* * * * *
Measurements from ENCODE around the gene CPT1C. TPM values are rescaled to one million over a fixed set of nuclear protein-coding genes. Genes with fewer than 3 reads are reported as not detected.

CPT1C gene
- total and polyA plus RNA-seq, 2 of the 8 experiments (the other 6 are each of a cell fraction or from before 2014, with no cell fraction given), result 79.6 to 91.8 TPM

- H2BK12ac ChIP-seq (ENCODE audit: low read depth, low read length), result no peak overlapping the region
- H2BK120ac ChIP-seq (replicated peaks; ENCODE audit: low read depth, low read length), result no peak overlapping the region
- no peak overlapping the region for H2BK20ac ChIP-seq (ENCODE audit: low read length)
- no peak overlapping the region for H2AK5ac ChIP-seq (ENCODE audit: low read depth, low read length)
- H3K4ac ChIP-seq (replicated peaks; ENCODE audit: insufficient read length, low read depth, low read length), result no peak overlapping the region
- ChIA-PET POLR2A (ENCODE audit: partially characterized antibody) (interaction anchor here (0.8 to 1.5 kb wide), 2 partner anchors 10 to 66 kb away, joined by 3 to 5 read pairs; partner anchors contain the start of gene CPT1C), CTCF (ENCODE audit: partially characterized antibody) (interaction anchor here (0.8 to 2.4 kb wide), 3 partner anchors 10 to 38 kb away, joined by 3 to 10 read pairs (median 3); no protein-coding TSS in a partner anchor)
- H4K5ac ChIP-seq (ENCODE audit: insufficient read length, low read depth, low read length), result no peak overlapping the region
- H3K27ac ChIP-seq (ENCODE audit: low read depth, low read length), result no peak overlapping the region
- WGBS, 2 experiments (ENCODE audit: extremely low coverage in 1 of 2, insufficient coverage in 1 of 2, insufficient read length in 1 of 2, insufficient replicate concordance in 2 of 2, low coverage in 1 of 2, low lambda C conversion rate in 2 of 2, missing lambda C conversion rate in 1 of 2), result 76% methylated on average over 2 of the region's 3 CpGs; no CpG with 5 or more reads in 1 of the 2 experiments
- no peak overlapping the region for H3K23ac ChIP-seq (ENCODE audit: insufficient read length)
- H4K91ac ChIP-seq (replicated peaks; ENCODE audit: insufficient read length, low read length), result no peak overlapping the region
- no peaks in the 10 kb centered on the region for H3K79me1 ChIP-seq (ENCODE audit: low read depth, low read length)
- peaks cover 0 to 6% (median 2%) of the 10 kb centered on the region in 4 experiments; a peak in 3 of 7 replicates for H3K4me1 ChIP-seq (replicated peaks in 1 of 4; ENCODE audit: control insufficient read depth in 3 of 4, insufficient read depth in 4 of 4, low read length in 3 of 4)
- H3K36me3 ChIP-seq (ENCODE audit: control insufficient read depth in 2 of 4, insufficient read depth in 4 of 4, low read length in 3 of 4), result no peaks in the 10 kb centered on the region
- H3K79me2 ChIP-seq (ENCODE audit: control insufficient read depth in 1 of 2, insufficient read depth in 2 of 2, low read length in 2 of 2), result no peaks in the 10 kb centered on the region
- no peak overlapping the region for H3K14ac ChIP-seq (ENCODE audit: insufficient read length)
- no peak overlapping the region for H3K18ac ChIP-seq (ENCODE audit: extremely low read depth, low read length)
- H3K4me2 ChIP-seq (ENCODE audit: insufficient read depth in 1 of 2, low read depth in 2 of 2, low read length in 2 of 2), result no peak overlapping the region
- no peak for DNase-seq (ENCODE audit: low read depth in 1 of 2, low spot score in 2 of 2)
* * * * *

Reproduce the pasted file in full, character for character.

Measurements from ENCODE around the gene CPT1C. TPM values are rescaled to one million over a fixed set of nuclear protein-coding genes. Genes with fewer than 3 reads are reported as not detected.

CPT1C gene
- total and polyA plus RNA-seq, 2 of the 8 experiments (the other 6 are each of a cell fraction or from before 2014, with no cell fraction given), result 79.6 to 91.8 TPM

- H2BK12ac ChIP-seq (ENCODE audit: low read depth, low read length), result no peak overlapping the region
- H2BK120ac ChIP-seq (replicated peaks; ENCODE audit: low read depth, low read length), result no peak overlapping the region
- no peak overlapping the region for H2BK20ac ChIP-seq (ENCODE audit: low read length)
- no peak overlapping the region for H2AK5ac ChIP-seq (ENCODE audit: low read depth, low read length)
- H3K4ac ChIP-seq (replicated peaks; ENCODE audit: insufficient read length, low read depth, low read length), result no peak overlapping the region
- ChIA-PET POLR2A (ENCODE audit: partially characterized antibody) (interaction anchor here (0.8 to 1.5 kb wide), 2 partner anchors 10 to 66 kb away, joined by 3 to 5 read pairs; partner anchors contain the start of gene CPT1C), CTCF (ENCODE audit: partially characterized antibody) (interaction anchor here (0.8 to 2.4 kb wide), 3 partner anchors 10 to 38 kb away, joined by 3 to 10 read pairs (median 3); no protein-coding TSS in a partner anchor)
- H4K5ac ChIP-seq (ENCODE audit: insufficient read length, low read depth, low read length), result no peak overlapping the region
- H3K27ac ChIP-seq (ENCODE audit: low read depth, low read length), result no peak overlapping the region
- WGBS, 2 experiments (ENCODE audit: extremely low coverage in 1 of 2, insufficient coverage in 1 of 2, insufficient read length in 1 of 2, insufficient replicate concordance in 2 of 2, low coverage in 1 of 2, low lambda C conversion rate in 2 of 2, missing lambda C conversion rate in 1 of 2), result 76% methylated on average over 2 of the region's 3 CpGs; no CpG with 5 or more reads in 1 of the 2 experiments
- no peak overlapping the region for H3K23ac ChIP-seq (ENCODE audit: insufficient read length)
- H4K91ac ChIP-seq (replicated peaks; ENCODE audit: insufficient read length, low read length), result no peak overlapping the region
- no peaks in the 10 kb centered on the region for H3K79me1 ChIP-seq (ENCODE audit: low read depth, low read length)
- peaks cover 0 to 6% (median 2%) of the 10 kb centered on the region in 4 experiments; a peak in 3 of 7 replicates for H3K4me1 ChIP-seq (replicated peaks in 1 of 4; ENCODE audit: control insufficient read depth in 3 of 4, insufficient read depth in 4 of 4, low read length in 3 of 4)
- H3K36me3 ChIP-seq (ENCODE audit: control insufficient read depth in 2 of 4, insufficient read depth in 4 of 4, low read length in 3 of 4), result no peaks in the 10 kb centered on the region
- H3K79me2 ChIP-seq (ENCODE audit: control insufficient read depth in 1 of 2, insufficient read depth in 2 of 2, low read length in 2 of 2), result no peaks in the 10 kb centered on the region
- no peak overlapping the region for H3K14ac ChIP-seq (ENCODE audit: insufficient read length)
- no peak overlapping the region for H3K18ac ChIP-seq (ENCODE audit: extremely low read depth, low read length)
- H3K4me2 ChIP-seq (ENCODE audit: insufficient read depth in 1 of 2, low read depth in 2 of 2, low read length in 2 of 2), result no peak overlapping the region
- no peak for DNase-seq (ENCODE audit: low read depth in 1 of 2, low spot score in 2 of 2)